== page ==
Resolving future water challenges in agriculture requires a systematic reconsideration of water management in the agricultural sector and reassessment in the broader context of overall water resources management and water policy in agriculture.

Reconsidering the demand and supply side of agricultural water resource management

Better management refers to improving the water allocation system and enhancing efficiency in use. A proper water pricing mechanism is essential for improving water allocation in agriculture, while enhancing water use efficiency calls for better irrigation technology and practices and proper environmental regulations. However, socioeconomic and political issues and climate change impose several restrictions on water allocation in agriculture. Better water management in agriculture is, thus, not only related to technological issues but involves many other considerations, such as the social behavior of farming communities, economic constraints, and legal and institutional frameworks.

In agriculture, demand-side measures for water management refer to those methods that reduce the amount of water that is being used for agricultural activity. Several measures can be applied as demand-side measures: i) structural and/or operational changes, such as replacing inefficient water pumps, using drip irrigation, laser land leveling, etc.; ii) economic measures, such as financial incentives for reducing water waste in irrigation, or disincentives (or taxes) on overuse; and iii) the provision of training and education to farmers to change their behaviour and make them aware on the importance of using water-saving technologies. Due to a lack of proper demand-side measures, the groundwater in many developing countries largely suffers from a situation that resembles the “tragedy of the commons.” Existing rules in many developing countries give landowners the right to use the groundwater on their land, while the landowners are not legally liable for groundwater depletion due to unsustainable use. The lack of institutional rules and regulations to effectively enforce the rate of groundwater extraction has led to the severe depletion of groundwater tables in major food-producing regions of the world.

Supply-side measures for water management in agriculture are associated with alternatives that increase the amount of water available for agricultural use. This is done mainly by increasing storage capacities, recharging groundwater tables, using technology to clean water so that it can be used in agriculture, and finding new sources. Several supply-side management techniques can be expensive and, thus, their implementation may face financial barriers in developing countries. Yet, implementing small farm-sized dams that help reuse run-off water from other crops to irrigate crops can be a suitable option for small farmers in Asia. Additionally, growing crops based on water requirements and water availability is important. Both supply- and demand-side measures are crucial in water management, particularly in light of water depletion and given that demand-side measures such as water pricing are effective and easy to implement.

Prioritizing a food system approach rather than an agricultural production system approach only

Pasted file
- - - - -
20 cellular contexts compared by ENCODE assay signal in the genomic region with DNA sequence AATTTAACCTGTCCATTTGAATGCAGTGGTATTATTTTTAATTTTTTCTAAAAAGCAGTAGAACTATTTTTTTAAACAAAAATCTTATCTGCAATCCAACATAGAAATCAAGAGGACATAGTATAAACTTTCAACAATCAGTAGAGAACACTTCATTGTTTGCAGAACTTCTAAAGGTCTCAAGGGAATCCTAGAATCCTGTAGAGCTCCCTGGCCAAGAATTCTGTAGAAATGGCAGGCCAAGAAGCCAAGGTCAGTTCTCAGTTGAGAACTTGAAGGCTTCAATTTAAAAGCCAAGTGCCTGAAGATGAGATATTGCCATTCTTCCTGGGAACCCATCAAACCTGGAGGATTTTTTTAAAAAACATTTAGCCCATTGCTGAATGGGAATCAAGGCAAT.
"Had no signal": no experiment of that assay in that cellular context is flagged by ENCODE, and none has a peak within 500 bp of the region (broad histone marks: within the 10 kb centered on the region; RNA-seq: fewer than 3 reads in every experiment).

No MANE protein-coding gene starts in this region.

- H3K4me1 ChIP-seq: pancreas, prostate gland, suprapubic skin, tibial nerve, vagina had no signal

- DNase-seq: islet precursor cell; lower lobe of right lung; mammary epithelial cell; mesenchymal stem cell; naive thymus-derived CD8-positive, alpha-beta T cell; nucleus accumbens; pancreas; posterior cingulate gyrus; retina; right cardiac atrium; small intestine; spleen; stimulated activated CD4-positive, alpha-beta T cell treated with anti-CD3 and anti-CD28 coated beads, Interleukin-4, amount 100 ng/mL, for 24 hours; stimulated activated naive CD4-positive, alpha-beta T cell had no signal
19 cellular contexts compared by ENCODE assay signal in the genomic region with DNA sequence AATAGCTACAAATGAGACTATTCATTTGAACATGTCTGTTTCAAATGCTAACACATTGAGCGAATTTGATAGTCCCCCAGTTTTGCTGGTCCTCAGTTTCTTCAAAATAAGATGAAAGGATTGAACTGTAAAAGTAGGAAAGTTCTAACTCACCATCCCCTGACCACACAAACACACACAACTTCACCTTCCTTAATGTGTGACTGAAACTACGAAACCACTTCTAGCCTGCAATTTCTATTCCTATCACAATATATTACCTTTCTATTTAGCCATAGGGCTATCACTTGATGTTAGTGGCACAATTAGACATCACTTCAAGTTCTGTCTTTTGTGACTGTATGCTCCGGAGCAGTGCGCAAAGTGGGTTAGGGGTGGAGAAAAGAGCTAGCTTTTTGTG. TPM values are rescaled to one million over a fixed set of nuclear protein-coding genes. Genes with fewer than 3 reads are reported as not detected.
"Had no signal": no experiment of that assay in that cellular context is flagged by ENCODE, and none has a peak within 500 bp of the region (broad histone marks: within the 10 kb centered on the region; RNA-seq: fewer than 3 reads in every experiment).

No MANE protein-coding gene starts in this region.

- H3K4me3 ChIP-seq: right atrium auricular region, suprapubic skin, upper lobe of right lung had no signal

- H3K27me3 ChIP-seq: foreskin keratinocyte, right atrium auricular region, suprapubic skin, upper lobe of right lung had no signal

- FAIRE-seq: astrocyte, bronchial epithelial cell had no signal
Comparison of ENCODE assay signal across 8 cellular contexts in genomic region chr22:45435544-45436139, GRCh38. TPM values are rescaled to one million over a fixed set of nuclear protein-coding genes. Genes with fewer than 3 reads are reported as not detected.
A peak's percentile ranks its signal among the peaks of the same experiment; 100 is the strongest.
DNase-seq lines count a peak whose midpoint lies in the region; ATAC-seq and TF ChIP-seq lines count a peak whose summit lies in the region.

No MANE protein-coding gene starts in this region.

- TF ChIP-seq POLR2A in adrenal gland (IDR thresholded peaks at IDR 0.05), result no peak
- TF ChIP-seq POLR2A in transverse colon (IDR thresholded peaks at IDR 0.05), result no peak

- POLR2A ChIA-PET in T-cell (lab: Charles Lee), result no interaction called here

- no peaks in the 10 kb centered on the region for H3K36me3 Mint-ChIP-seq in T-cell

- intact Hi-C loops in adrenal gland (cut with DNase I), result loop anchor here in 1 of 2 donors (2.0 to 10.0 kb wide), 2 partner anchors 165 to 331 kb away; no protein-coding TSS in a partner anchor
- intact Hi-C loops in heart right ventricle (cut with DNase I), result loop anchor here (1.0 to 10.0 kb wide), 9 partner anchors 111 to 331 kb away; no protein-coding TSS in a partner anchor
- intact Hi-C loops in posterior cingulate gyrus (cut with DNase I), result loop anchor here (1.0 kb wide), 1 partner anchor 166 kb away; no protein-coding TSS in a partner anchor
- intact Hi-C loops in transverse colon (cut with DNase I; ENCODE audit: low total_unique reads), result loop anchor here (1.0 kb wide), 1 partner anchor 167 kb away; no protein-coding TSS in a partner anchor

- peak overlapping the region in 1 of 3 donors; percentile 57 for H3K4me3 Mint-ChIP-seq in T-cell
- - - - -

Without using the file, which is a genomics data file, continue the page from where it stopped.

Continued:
Sustainable food systems depend on sustainable water management and vice versa. Therefore, rather than looking at agricultural water management as only an agricultural production system, we need to also consider it at the food-system level (FAO 2017b). This requires a better understanding of multiple domains, actors, and multiple aspects of food systems. Such a vision brings policy coherence and contributes to designing effective incentive schemes for systematic change in agricultural water use behavior that is required for the optimal use of water resources (Uhlenbrook et al. 2022). Moreover, policies and programs that create less-water-intensive supply chain processes, increase the consumption of less-water-intensive foods, and reduce food loss and waste may offer similar levels of effectiveness in reducing system-wide water consumption that is equivalent to improvements in irrigation efficiency (Lundqvist et al. 2008; Marston et al. 2021).

Reducing the mismatch between the spatial distribution of water and the production of water-intensive agricultural products

The uneven distribution of water and fertile land area largely affects agricultural production and water management in agriculture. In many regions of the world, water-intensive crops and livestock are not always grown in water-abundant regions. For example, the northern PRC, a water-scarce region, is a main exporter of virtual water (Cai et al. 2020). This is mainly due to the mismatch between the spatial availability of agricultural land and water resources. Therefore, more research is needed to reduce such a mismatch so that both land and water use efficiency can be attained in agriculture at an affordable cost (Xu et al. 2021).


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Jeetendra Prakash Aryal

About the Author

Jeetendra Prakash Aryal is an economist at the International Center for Biosaline Agriculture, Dubai, United Arab Emirates.
Tetsushi Sonobe

About the Author

Tetsushi Sonobe is Dean and CEO of the Asian Development Bank Institute.
Dil Rahut

About the Author

Dil Rahut is vice-chair of research and a senior research fellow at ADBI.